|Date:||Tuesday, June 8, 2004, 7:03|
Ray Brown wrote:
> On Monday, June 7, 2004, at 06:13 , Joe wrote:
>> Yeah, but I was emphasising conciseness. I've found that a simple
>> sentence - verb, subject, and object, can't really be expressed with
>> less than three syllables.
> It certainly can, really & truly; e.g.
> tu l'aimes /tylEm/ two syllables
> je l'aime /ZlEm/ one syllable
> If you're after conciseness, then you must check out Skrintha's (aka
> Srikanth's) Lin. The first challenge will be to make your language as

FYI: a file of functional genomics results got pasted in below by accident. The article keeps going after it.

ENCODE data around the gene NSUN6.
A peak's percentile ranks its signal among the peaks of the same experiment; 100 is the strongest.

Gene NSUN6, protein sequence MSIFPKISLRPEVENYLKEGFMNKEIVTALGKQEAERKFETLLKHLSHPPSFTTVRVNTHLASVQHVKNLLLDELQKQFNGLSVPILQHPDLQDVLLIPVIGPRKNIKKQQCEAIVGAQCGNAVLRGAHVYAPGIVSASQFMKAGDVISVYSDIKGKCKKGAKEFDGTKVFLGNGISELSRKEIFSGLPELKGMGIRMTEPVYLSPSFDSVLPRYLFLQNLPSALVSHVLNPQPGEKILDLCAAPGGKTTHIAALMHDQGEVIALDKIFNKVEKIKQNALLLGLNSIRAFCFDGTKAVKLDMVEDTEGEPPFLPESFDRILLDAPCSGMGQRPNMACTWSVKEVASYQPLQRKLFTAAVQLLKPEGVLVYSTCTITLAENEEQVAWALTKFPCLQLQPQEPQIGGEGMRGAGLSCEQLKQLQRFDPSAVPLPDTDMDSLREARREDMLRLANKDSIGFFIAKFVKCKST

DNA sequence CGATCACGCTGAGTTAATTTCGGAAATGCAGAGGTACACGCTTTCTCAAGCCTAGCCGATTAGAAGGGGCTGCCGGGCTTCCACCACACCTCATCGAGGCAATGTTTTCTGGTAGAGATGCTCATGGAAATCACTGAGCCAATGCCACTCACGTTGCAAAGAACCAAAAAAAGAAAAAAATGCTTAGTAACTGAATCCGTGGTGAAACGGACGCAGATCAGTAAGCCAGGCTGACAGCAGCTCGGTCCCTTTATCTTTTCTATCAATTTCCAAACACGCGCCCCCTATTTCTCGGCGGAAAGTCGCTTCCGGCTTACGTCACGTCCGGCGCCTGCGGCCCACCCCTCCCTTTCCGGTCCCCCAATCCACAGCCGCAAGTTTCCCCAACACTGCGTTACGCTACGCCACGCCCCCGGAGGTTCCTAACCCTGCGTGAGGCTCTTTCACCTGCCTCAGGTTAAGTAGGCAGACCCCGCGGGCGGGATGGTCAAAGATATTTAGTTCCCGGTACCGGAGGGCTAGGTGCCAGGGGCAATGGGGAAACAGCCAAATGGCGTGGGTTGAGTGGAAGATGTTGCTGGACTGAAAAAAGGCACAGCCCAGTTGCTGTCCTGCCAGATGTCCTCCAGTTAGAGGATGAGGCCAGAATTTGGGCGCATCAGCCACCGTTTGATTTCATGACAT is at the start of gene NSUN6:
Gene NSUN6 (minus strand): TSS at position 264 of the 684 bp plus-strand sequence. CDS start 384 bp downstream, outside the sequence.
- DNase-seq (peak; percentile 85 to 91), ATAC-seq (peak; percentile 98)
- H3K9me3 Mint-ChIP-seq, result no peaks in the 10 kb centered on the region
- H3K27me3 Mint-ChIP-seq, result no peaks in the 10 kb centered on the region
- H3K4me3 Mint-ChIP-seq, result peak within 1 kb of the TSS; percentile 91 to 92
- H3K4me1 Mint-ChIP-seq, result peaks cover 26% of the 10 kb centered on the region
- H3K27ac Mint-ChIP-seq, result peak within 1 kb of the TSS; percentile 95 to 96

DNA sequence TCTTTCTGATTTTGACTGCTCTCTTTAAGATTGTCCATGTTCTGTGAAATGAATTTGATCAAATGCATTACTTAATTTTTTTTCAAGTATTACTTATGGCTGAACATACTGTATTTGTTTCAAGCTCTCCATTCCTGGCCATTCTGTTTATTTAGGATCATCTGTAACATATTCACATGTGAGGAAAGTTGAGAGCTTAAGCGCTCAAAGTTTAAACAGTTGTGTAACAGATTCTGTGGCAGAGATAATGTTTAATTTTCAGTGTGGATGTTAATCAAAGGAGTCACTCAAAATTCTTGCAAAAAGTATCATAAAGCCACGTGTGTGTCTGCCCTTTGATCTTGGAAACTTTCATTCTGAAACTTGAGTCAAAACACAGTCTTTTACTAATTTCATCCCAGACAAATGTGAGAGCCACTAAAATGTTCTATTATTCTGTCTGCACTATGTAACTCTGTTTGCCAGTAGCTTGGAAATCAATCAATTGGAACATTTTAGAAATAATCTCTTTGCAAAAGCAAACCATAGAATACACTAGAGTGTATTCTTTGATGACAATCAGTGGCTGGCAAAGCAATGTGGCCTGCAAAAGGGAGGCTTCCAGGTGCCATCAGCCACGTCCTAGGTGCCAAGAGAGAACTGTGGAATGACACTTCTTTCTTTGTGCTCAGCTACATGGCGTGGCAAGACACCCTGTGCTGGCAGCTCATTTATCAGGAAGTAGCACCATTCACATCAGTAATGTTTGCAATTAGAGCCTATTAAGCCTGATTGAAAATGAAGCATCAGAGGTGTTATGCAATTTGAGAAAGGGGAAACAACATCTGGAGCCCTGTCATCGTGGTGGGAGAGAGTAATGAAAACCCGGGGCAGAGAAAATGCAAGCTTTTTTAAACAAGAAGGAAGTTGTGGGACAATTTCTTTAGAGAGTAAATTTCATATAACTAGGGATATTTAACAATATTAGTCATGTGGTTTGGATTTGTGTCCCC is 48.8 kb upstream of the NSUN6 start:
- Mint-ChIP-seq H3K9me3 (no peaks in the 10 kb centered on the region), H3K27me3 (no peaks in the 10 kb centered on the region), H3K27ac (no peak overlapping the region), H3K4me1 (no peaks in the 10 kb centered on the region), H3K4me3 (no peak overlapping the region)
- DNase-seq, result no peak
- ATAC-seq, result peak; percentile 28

> concise (and if you're stuck with the idea that a morpheme must
> consist of
> at least a syllable, you're onto a looser), then the real challenge is to
> improve on Lin's concision :-)
Yes, but those are pronominal arguments. I probably should have made
A morpheme doesn't have to, but a word does. Although, come to think of
it, it doesn't acutally have to be the nucleus...